Subway's multi-layered healthy lifestyle initiative is a comprehensive programme aimed at children and their families that extends the breadth of the chain's offering to health conscious consumers. By actively selling healthy eating to youngsters, Subway seems sure to further improve its healthy image in comparison to fastfood rivals such as McDonald's.

Subway has announced plans to return its spokesperson Jared Fogle to its ad campaigns as part of its new F.R.E.S.H. Steps health initiative. Fogle, who lost nearly 250lbs by eating Subway sandwiches, faded from Subway's advertising campaigns a year ago as the company sought to widen its image. The campaign, aimed at educating children and their families about childhood obesity, will take up around 20% of Subway's advertising budget this year.

This latest marketing push follows Subway's recent introduction of Atkins-friendly fare, which has so far proved popular - though it is not a part of the F.R.E.S.H. Steps initiative. The chain clearly feels that an emphasis on health is an effective means of continuing its growth in the competitive US fast food market.

According to Subway, the F.R.E.S.H. Steps scheme is intended to encourage children and their parents to "Feel Responsible, Energised, Satisfied, and Happy", and includes classroom education, physical activity programmes and in store promotions. As part of the programme, Subway will offer a new menu specifically for youngsters, including an activity-based toy to encourage physical activity.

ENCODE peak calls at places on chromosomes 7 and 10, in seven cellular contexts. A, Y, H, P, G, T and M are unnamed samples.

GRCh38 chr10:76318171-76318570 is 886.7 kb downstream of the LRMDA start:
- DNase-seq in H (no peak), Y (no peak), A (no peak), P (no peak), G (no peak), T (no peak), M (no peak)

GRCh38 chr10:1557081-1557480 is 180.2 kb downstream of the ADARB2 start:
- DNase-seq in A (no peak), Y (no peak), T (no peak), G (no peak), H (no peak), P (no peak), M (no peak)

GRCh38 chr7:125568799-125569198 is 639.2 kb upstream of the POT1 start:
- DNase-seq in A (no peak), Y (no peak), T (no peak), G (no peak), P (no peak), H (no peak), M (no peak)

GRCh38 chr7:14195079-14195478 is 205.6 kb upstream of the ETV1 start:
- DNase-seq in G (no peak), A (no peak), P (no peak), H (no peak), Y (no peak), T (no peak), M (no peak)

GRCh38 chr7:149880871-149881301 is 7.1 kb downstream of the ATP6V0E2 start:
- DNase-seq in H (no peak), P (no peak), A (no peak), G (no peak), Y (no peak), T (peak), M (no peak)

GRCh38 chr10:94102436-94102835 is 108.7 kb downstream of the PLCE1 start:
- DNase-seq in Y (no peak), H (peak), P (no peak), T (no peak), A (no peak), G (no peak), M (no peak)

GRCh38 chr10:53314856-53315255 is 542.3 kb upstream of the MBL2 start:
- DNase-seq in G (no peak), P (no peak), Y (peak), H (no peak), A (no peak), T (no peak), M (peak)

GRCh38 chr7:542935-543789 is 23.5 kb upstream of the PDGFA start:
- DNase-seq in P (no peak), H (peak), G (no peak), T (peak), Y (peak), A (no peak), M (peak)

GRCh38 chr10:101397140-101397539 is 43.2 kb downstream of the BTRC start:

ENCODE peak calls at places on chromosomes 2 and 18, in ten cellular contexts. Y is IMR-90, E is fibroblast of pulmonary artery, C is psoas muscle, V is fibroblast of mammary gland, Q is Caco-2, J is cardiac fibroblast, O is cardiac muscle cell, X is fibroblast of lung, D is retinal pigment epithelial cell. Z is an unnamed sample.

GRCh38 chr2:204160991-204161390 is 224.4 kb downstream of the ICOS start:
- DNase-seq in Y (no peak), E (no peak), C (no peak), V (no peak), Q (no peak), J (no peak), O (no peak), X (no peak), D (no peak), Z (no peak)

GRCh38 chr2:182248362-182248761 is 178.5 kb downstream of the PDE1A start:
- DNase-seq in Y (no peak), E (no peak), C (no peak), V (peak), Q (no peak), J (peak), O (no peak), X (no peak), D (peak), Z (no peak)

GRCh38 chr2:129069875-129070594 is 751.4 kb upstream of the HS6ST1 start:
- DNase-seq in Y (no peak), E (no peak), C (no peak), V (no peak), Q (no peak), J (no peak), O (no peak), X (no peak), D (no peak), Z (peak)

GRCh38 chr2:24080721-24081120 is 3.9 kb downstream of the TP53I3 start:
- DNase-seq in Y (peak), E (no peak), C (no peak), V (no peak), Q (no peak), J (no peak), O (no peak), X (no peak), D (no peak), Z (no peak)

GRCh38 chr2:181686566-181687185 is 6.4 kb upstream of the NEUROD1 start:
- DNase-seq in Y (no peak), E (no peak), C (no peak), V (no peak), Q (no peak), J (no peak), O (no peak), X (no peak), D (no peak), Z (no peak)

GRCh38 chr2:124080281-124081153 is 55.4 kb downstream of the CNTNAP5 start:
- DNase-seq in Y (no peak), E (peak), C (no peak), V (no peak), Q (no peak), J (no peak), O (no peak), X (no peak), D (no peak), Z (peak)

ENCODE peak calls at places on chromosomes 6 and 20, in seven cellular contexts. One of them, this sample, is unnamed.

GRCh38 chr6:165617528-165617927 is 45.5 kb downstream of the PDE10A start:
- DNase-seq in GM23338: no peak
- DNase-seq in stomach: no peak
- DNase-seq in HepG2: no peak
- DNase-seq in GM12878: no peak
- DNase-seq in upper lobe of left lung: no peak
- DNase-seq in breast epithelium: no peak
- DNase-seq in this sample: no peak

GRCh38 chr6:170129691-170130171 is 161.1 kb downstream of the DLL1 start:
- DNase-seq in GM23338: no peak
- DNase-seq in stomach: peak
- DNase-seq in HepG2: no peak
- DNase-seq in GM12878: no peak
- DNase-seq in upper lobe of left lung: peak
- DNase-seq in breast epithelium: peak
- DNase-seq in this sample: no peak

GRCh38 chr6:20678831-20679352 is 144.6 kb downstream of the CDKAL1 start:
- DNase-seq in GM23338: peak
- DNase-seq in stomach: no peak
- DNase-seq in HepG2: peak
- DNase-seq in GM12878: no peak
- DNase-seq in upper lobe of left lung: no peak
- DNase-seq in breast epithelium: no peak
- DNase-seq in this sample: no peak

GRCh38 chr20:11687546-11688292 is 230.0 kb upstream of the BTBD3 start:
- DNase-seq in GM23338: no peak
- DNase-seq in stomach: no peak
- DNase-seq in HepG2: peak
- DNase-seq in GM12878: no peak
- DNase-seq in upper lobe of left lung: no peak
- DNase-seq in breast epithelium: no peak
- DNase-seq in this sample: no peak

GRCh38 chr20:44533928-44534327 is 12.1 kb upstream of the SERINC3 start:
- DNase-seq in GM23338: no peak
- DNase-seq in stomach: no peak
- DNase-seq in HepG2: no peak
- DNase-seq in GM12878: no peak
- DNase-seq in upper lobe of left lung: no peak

Subway's announcement comes hot on the heels of an anti-obesity programme launched by McDonald's. The Go Active! campaign launched menu alternatives such as the Adult Happy Meal, which includes a pedometer and a pamphlet on healthier lifestyles. The programme, however, is geared more toward adults than children, with the show "Get Moving with Ronald McDonald" its strongest encouragement for youngsters. Subway's initiative gives the sandwich chain a head start in this area.

By educating children, the sandwich chain is cleverly building awareness of health issues among young consumers, who are likely to internalise the brand's message, while also pleasing parents with its anti-obesity message. The new F.R.E.S.H. Steps campaign shows that Subway still has plenty of ideas up its sleeve to reinforce its position as a healthy foodservice outlet. Rivals such as McDonald's have a lot of catching up to do.

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